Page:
Preliminary Annotated Bibliography

Preliminary Annotated Bibliography:

Kimmel, Douglas, Tara Rose and Steven David. Lesbian, Gay, Bisexual and Transgender Aging. New York: Columbia University Press, 2006.

I was very excited to come across this book on WorldCat (thank you, Sarah). It’s incredibly relevant and applicable to my project for it provides recent research covering a range of subjects regarding the processes of aging among LGBT individuals, particularly legal issues, retirement planning (how it converges and diverges from those of married heterosexual couples), and how the community is addressing these issues through institutions, including agencies dedicated to delivering services to the senior LGBT population i.e. SAGE which offers LGBT seniors in New York City much-needed clinical services and social activities. Additionally the book gives a historical context for the research on LGBT aging and the historical oppression in the lives of older members of sexual minorities.  An interesting study is whom senior gay men and lesbians turn to in times of crisis, in the absence of conventional family support systems. The bibliography of this book provides a number of interesting leads about LGBT aging that I plan to delve deeper into.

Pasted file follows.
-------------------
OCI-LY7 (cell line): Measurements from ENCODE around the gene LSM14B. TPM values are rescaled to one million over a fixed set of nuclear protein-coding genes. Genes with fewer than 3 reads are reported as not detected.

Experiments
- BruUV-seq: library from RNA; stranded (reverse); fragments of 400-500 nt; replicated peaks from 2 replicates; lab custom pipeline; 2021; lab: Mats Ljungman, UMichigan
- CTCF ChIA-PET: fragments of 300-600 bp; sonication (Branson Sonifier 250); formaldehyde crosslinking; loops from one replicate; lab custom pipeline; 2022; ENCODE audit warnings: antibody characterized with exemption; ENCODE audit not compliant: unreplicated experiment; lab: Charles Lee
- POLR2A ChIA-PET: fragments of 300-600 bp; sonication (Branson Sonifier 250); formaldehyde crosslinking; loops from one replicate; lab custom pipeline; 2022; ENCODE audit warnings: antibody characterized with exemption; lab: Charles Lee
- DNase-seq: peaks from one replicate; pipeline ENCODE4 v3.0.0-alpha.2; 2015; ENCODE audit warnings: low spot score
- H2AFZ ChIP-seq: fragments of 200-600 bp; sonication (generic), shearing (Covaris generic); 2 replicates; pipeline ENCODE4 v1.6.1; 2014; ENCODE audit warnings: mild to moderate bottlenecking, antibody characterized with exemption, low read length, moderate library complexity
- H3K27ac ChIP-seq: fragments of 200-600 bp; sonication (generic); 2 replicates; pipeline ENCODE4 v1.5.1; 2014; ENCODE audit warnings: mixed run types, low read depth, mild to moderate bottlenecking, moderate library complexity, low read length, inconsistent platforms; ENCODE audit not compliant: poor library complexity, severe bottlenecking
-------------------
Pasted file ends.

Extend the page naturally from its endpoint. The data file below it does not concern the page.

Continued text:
Knauer, Nancy, “LGBT Elder Law: Toward Equity in Aging,” Harvard Journal of Law & Gender, 39 no. 1 (2009)

This article helped develop the idea of researching the level of homophobia and heteronormativity within the senior community and aging services.  It also provides a legal approach to the issues of LGBT anti-discrimination protections in private eldercare settings. Currently in only twelve states and D.C. (Virginia not being one of them) provide protection on account of both sexual orientation and gender identity. The drawback of this article is that it was published three years ago and is not up to date with recent laws like the end of “Don’t Ask Don’t Tell.”

Johnson, Michael, Nick Jackson, Kenneth Arnette, Steven Koffman, “Gay and Lesbian Perceptions of Discrimination in Retirement Care Facilities,” Journal of Homosexuality, 49 no. 2 (2005).